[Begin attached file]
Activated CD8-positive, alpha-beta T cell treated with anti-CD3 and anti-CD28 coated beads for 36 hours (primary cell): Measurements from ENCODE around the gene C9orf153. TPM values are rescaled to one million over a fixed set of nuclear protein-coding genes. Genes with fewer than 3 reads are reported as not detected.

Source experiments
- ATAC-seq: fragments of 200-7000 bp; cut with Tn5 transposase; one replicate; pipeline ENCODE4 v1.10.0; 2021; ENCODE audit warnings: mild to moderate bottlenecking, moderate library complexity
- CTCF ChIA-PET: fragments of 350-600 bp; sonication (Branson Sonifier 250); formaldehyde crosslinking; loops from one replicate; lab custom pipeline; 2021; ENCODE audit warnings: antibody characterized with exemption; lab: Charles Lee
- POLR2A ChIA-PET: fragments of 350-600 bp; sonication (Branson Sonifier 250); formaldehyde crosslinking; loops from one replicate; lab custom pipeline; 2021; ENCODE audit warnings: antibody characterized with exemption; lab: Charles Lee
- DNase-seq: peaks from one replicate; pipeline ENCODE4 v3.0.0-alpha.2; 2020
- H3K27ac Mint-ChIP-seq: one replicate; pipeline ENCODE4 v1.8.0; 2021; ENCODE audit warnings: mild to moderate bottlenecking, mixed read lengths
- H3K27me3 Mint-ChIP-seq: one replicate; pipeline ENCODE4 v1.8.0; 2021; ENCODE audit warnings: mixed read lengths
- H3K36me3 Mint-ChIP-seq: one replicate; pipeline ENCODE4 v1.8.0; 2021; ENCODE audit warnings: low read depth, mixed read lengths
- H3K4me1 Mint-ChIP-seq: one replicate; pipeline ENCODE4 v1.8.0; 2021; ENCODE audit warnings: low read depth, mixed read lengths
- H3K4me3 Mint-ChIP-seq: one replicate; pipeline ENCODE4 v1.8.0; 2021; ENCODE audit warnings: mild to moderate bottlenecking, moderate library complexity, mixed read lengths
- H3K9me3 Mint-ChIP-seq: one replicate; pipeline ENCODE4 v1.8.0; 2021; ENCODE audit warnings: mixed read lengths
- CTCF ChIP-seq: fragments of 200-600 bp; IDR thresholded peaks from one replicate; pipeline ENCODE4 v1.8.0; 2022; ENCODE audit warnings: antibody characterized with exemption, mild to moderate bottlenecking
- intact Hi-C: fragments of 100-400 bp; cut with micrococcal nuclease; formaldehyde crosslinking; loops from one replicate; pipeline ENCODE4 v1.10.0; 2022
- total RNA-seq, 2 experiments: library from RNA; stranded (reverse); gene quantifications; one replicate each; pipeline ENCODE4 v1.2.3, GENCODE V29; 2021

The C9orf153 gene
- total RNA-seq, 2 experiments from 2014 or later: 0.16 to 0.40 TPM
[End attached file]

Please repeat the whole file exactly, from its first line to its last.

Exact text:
Activated CD8-positive, alpha-beta T cell treated with anti-CD3 and anti-CD28 coated beads for 36 hours (primary cell): Measurements from ENCODE around the gene C9orf153. TPM values are rescaled to one million over a fixed set of nuclear protein-coding genes. Genes with fewer than 3 reads are reported as not detected.

Source experiments
- ATAC-seq: fragments of 200-7000 bp; cut with Tn5 transposase; one replicate; pipeline ENCODE4 v1.10.0; 2021; ENCODE audit warnings: mild to moderate bottlenecking, moderate library complexity
- CTCF ChIA-PET: fragments of 350-600 bp; sonication (Branson Sonifier 250); formaldehyde crosslinking; loops from one replicate; lab custom pipeline; 2021; ENCODE audit warnings: antibody characterized with exemption; lab: Charles Lee
- POLR2A ChIA-PET: fragments of 350-600 bp; sonication (Branson Sonifier 250); formaldehyde crosslinking; loops from one replicate; lab custom pipeline; 2021; ENCODE audit warnings: antibody characterized with exemption; lab: Charles Lee
- DNase-seq: peaks from one replicate; pipeline ENCODE4 v3.0.0-alpha.2; 2020
- H3K27ac Mint-ChIP-seq: one replicate; pipeline ENCODE4 v1.8.0; 2021; ENCODE audit warnings: mild to moderate bottlenecking, mixed read lengths
- H3K27me3 Mint-ChIP-seq: one replicate; pipeline ENCODE4 v1.8.0; 2021; ENCODE audit warnings: mixed read lengths
- H3K36me3 Mint-ChIP-seq: one replicate; pipeline ENCODE4 v1.8.0; 2021; ENCODE audit warnings: low read depth, mixed read lengths
- H3K4me1 Mint-ChIP-seq: one replicate; pipeline ENCODE4 v1.8.0; 2021; ENCODE audit warnings: low read depth, mixed read lengths
- H3K4me3 Mint-ChIP-seq: one replicate; pipeline ENCODE4 v1.8.0; 2021; ENCODE audit warnings: mild to moderate bottlenecking, moderate library complexity, mixed read lengths
- H3K9me3 Mint-ChIP-seq: one replicate; pipeline ENCODE4 v1.8.0; 2021; ENCODE audit warnings: mixed read lengths
- CTCF ChIP-seq: fragments of 200-600 bp; IDR thresholded peaks from one replicate; pipeline ENCODE4 v1.8.0; 2022; ENCODE audit warnings: antibody characterized with exemption, mild to moderate bottlenecking
- intact Hi-C: fragments of 100-400 bp; cut with micrococcal nuclease; formaldehyde crosslinking; loops from one replicate; pipeline ENCODE4 v1.10.0; 2022
- total RNA-seq, 2 experiments: library from RNA; stranded (reverse); gene quantifications; one replicate each; pipeline ENCODE4 v1.2.3, GENCODE V29; 2021

The C9orf153 gene
- total RNA-seq, 2 experiments from 2014 or later: 0.16 to 0.40 TPM